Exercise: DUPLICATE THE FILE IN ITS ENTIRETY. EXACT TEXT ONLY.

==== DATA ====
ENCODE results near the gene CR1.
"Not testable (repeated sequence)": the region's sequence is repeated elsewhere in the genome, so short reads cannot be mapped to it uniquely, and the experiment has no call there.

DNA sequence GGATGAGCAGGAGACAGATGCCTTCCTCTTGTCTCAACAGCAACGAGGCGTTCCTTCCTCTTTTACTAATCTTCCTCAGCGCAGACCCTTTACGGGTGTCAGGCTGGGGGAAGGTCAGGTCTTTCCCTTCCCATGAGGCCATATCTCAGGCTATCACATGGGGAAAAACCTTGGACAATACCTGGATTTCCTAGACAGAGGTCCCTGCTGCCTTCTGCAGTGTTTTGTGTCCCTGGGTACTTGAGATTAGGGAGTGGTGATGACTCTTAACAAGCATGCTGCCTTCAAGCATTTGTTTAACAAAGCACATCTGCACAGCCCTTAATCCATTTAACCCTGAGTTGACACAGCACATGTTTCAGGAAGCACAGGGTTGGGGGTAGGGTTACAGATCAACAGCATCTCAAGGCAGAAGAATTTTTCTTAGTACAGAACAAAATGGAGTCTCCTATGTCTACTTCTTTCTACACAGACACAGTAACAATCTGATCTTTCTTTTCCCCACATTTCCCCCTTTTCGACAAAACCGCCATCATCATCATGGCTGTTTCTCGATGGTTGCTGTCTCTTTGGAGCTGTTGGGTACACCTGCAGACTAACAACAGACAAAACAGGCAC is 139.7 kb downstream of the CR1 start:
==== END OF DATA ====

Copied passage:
ENCODE results near the gene CR1.
"Not testable (repeated sequence)": the region's sequence is repeated elsewhere in the genome, so short reads cannot be mapped to it uniquely, and the experiment has no call there.

DNA sequence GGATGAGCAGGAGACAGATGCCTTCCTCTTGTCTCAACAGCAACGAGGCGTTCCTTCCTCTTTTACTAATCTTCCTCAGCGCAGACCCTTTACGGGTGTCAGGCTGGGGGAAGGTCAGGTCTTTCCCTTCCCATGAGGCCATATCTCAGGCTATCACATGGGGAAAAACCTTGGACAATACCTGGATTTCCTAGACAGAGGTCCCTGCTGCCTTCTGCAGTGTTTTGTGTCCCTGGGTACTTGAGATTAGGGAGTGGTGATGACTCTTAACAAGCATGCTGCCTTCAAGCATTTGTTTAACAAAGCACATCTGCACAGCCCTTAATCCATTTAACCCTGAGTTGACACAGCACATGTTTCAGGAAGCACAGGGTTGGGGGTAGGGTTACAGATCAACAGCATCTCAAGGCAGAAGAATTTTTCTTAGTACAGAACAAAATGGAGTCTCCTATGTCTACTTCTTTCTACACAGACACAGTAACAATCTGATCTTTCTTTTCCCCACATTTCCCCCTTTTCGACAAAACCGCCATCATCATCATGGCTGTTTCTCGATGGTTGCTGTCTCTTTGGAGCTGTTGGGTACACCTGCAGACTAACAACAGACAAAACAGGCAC is 139.7 kb downstream of the CR1 start: